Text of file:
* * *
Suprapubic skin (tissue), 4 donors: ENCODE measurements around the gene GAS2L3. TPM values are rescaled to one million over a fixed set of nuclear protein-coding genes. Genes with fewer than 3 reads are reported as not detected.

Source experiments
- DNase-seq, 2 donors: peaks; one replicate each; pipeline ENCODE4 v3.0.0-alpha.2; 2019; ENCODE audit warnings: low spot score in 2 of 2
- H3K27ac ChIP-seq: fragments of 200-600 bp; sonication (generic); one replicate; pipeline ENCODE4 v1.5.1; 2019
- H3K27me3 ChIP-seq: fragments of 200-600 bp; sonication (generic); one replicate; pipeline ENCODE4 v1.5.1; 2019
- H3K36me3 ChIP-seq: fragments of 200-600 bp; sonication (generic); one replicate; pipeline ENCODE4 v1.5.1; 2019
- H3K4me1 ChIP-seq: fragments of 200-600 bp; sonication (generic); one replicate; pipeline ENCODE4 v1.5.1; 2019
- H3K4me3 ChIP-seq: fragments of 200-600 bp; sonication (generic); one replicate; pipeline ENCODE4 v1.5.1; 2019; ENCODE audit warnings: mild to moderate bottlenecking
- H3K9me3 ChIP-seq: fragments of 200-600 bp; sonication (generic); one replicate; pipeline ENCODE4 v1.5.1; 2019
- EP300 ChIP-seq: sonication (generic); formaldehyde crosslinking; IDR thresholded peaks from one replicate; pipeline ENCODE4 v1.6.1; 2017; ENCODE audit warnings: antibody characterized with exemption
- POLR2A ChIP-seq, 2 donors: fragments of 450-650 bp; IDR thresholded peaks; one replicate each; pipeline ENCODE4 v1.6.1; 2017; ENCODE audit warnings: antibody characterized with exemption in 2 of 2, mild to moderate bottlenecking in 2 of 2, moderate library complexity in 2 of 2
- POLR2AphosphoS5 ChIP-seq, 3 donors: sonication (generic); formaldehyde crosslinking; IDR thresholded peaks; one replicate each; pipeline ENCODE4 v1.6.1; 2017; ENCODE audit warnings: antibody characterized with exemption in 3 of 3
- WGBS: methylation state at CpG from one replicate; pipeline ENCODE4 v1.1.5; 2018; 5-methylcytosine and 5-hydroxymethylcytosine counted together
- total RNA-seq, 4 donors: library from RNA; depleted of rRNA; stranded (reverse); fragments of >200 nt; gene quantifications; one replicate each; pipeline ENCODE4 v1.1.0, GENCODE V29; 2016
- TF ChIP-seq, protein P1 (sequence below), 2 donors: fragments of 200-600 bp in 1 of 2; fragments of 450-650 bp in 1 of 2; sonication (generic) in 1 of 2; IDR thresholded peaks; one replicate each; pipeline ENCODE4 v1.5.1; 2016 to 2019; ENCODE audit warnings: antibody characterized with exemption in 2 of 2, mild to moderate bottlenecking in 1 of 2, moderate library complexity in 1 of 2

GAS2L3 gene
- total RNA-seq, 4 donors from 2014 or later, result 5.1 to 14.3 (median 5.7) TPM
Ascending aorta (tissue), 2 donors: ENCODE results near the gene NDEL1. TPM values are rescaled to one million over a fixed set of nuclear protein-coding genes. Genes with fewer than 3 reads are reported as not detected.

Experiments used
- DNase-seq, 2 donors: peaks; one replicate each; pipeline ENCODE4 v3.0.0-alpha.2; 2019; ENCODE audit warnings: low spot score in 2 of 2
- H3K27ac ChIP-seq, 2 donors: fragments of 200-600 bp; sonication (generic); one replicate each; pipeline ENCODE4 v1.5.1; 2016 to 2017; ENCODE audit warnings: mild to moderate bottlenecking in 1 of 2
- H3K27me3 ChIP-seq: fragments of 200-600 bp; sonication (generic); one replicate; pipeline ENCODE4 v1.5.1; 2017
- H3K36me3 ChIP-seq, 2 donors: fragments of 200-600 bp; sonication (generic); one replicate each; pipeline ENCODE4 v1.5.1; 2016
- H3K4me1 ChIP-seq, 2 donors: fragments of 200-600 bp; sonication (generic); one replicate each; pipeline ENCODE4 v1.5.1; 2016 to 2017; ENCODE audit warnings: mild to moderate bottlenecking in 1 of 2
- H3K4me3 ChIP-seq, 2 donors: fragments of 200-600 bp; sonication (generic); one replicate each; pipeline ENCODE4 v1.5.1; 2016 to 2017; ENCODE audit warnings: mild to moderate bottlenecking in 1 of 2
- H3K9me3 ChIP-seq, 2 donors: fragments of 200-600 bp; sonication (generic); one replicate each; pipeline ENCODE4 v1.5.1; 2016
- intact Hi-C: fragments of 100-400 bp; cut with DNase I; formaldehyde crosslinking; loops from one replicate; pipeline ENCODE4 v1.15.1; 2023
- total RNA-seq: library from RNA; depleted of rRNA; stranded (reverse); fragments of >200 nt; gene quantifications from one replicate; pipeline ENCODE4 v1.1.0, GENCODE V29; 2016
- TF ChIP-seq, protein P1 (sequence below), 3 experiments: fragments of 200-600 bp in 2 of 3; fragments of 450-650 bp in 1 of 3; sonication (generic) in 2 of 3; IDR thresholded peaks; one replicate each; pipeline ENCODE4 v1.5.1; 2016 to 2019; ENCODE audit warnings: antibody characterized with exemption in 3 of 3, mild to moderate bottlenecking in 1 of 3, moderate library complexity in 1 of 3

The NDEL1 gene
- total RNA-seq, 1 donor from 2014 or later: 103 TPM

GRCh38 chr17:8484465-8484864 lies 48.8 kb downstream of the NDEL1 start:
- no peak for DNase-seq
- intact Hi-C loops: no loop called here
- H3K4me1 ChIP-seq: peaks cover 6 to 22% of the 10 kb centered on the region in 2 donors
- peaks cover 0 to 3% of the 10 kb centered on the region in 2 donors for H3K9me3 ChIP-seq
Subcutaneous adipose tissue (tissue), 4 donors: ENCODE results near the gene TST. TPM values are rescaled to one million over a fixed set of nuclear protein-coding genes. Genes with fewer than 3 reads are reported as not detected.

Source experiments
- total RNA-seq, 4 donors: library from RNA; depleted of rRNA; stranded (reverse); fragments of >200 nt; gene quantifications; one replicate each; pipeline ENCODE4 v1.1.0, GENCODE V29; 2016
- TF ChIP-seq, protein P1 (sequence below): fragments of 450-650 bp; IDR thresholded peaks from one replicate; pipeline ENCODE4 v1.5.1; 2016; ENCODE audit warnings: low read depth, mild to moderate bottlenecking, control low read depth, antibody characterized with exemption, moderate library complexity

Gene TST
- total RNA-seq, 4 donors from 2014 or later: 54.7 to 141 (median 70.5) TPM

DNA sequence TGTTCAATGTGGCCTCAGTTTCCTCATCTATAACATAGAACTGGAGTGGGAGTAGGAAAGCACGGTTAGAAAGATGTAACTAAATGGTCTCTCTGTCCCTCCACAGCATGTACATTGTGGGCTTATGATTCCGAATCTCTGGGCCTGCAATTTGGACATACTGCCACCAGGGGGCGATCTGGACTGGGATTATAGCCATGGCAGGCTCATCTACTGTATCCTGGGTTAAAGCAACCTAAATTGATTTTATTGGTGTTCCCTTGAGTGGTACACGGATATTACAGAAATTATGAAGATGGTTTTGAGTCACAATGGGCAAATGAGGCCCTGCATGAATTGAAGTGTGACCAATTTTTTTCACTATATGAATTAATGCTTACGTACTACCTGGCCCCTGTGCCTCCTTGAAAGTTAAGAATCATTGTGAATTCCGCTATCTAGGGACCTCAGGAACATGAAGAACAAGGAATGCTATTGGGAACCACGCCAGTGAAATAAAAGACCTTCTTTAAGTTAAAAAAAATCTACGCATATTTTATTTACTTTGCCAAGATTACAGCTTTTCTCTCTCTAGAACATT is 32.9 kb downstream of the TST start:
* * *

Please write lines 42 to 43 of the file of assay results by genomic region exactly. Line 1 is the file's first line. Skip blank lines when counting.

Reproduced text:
- total RNA-seq, 4 donors from 2014 or later: 54.7 to 141 (median 70.5) TPM

DNA sequence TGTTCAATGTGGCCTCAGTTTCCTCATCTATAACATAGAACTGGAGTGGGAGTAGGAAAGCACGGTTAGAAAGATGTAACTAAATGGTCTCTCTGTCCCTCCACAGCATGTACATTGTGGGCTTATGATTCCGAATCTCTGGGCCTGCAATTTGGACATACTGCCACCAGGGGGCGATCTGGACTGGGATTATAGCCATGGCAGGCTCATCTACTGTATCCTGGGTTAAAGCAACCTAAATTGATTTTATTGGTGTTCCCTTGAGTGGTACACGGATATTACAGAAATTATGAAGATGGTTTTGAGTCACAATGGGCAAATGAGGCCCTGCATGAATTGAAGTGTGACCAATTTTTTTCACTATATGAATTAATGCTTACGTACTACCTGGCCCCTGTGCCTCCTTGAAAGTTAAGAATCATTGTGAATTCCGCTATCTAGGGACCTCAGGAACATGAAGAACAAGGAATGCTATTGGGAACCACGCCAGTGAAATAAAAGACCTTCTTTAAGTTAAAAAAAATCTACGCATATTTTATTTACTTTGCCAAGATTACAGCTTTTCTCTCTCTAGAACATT is 32.9 kb downstream of the TST start: